Redshift 7.5 galaxy – perhaps

Observing the most distant galaxies provides vital information about the first epoch of galaxy formation. These observations are difficult, and the interpretation of results can be, well, debatable. Some studies (e.g. Ellis et al. 2013 using the Hubble Ultra Deep Field) use the flux (or lack of) of the most distant galaxies in several different filter bandpasses to detect candidate high redshift galaxies. Secure detections and redshifts of such galaxies require spectroscopy.

Shibbuya et al. (2012) used the Subaru Suprime-Cam to image four candidates, one of which has a secure emission line, and if it is Lyman-α (which is a hydrogen emission with a rest wavelength at 1216Å ) suggests a galaxy at z=7.215 with a star formation rate (SFR) of 11 solar masses per year.

Such objects not only tell us about when galaxies first formed, but also probe the surrounding intergalactic medium (IGM). In the very early universe the (hydrogen) IGM undergoes a phase transition – from neutral to ionised form – due to the first appearance of ionising stars and thus galaxies. Current studies suggest this transition occurs from z~11 to z~6, when it is complete. Lyman-α photons are sensitive to neutral hydrogen IGM abundances and hence detecting this emission line in 6 < z < 11 galaxies (called Lyman Alpha Emitters or LAEs) can tell us when this phase transition or cosmic reionisation epoch ended (and perhaps began). The exact details of how the IGM becomes ionised is not presently known.

In a recently published paper in Nature, Finkelstein et al. (2013) have proposed a galaxy, z8_GND_5296 to have a redshift of z=7.5078±0.0004.

New Hubble CANDELS image of most distant known galaxy z8_GND_5296. (Credit: NASA, ESA, V. Tilvi (Texas A&M University), S. Finkelstein (University of Texas, Austin), and C. Papovich (Texas A&M University))

The redshift is based on the identification of a high S/N emission line at 1.03 μm, which if due to hydrogen Lyman-α emission would make this the furthest spectroscopically confirmed galaxy (not including GRBs), seen some 700 million years after the Big Bang.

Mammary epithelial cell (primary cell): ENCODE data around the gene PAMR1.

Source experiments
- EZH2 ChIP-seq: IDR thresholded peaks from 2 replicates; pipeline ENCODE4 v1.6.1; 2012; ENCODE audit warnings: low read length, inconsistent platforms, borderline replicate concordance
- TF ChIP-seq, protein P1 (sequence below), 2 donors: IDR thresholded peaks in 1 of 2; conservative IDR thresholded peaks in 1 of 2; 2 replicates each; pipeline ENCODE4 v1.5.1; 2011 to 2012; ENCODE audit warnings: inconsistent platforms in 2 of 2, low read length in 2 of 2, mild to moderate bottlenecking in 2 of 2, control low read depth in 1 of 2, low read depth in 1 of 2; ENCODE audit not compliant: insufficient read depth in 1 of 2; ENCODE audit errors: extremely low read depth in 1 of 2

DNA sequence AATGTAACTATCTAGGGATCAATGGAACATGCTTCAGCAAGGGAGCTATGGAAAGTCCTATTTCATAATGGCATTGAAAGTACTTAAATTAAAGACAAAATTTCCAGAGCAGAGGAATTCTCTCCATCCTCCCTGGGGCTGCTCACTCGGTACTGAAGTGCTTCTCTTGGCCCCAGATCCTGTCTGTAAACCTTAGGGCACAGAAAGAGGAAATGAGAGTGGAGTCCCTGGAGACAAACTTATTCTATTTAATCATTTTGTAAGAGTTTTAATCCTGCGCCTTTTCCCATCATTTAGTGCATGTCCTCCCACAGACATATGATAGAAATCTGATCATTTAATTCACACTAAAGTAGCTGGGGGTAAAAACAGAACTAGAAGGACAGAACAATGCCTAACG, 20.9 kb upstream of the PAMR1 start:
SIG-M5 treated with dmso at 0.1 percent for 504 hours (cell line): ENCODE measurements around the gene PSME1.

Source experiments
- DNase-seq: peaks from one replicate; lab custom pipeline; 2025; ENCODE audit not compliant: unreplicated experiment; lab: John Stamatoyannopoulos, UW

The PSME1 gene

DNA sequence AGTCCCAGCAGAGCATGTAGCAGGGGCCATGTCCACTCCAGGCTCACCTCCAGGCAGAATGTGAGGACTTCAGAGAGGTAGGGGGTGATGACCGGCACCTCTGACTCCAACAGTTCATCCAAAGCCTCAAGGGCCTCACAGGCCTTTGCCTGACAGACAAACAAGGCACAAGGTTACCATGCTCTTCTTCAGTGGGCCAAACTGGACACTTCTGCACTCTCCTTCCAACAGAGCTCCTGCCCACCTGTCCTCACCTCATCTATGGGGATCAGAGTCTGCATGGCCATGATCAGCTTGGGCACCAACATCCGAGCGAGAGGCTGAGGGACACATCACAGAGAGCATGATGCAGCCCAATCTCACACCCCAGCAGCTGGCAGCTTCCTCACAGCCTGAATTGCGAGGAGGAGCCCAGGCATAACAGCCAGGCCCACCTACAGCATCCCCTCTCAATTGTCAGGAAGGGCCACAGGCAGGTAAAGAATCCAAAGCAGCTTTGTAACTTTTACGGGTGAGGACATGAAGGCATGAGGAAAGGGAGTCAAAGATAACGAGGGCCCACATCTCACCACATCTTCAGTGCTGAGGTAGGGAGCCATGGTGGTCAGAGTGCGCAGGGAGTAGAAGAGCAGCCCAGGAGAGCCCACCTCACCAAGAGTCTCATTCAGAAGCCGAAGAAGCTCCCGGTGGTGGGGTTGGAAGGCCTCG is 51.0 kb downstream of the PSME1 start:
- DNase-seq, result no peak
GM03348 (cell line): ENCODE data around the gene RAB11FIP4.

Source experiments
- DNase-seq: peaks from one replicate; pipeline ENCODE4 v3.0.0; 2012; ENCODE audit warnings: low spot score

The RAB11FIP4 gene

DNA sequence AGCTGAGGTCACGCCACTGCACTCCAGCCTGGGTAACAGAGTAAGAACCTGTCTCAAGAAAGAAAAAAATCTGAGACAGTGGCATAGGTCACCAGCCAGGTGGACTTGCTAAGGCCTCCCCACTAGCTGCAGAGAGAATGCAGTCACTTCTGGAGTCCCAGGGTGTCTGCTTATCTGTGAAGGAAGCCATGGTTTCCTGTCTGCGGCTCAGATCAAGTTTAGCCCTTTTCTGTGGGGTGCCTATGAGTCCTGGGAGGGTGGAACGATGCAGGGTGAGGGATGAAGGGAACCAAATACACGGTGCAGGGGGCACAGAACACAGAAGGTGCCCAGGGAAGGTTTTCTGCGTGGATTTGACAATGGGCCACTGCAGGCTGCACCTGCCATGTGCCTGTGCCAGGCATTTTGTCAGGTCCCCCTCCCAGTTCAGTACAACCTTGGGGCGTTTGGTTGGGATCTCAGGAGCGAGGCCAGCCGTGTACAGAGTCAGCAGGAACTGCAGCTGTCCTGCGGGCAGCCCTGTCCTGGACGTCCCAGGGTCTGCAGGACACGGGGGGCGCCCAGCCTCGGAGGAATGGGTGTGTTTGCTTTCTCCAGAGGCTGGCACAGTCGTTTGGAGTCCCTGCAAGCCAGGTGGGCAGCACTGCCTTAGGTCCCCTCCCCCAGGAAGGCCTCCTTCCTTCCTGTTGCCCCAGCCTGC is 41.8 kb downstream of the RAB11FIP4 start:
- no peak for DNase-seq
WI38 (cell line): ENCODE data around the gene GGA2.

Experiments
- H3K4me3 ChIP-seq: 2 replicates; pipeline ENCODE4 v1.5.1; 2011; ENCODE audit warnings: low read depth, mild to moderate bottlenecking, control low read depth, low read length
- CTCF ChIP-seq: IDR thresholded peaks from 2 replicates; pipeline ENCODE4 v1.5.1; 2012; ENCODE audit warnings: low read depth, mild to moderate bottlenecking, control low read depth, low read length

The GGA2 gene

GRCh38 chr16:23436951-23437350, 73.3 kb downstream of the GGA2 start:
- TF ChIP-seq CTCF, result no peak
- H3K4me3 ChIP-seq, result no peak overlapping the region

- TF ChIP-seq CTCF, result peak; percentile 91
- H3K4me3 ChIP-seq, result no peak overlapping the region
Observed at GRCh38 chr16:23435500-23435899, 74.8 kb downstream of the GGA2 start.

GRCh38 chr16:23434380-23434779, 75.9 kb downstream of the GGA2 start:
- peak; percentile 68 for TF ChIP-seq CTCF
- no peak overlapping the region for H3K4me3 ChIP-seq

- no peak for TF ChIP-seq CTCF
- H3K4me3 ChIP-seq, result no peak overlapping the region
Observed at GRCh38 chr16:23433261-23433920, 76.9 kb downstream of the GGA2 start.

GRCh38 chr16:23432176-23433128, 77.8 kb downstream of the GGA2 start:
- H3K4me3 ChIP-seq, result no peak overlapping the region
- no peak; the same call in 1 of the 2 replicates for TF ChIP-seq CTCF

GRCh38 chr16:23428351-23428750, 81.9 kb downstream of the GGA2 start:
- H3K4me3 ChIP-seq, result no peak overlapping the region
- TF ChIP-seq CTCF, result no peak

There is some debate over the reality of this redshift detection and some properties of the galaxy and the selection method are of interest. Forty-three photometrically-selected galaxies were surveyed, with only one, z8_GND_5296, displaying an emission line. The authors suggest that six of the survey galaxies should have had emission lines. To explain this (in line with previous lower redshift galaxies) the neutral IGM would need to rapidly increase from z=6 to z~7, yet this is not consistent with other observations that have low IGM fractions at z=7. As well the inferred SFR of z8_GND_5296 of 300 solar masses per year is a factor 30 higher than expected at z~7.

Such properties may be suggesting that high SFR is a necessary condition for Lyman-α emission in very distant galaxies, which may inhabit intergalactic space with higher than expected IGM fractions. The study of cosmic reionisation needs such information to determine how quickly UV photons from ionisation sources promote this phase transition.

Volume rendering of the neutral hydrogen density (opaque = neutral) plus galaxies (shown as yellow dots) at z=7.3. (Credit: Nick Gredin, U. Chicago)

What we need is … more data!! It is difficult to draw strong conclusions from very small sample sizes. However, just detecting a galaxy like z8_GND_5296 suggests important information on galaxy formation in general, as Riechers (2013) suggests in the accompanying News & Views article in Nature.

“The study further shows that even galaxies observed at a time when the Universe had reached only 5% of its current age may already be chemically enriched with dust and heavy elements (those heavier than hydrogen and helium), which must have been produced by an earlier generation of stars. Heavy elements such as carbon, nitrogen and oxygen produce strong emission lines, which the James Webb Space Telescope (JWST) will be able to detect with relative ease in galaxies such as z8_GND_5296, after its launch towards the end of the decade”, says Dominik A. Riechers.

For more information, see

[Glen Mackie]

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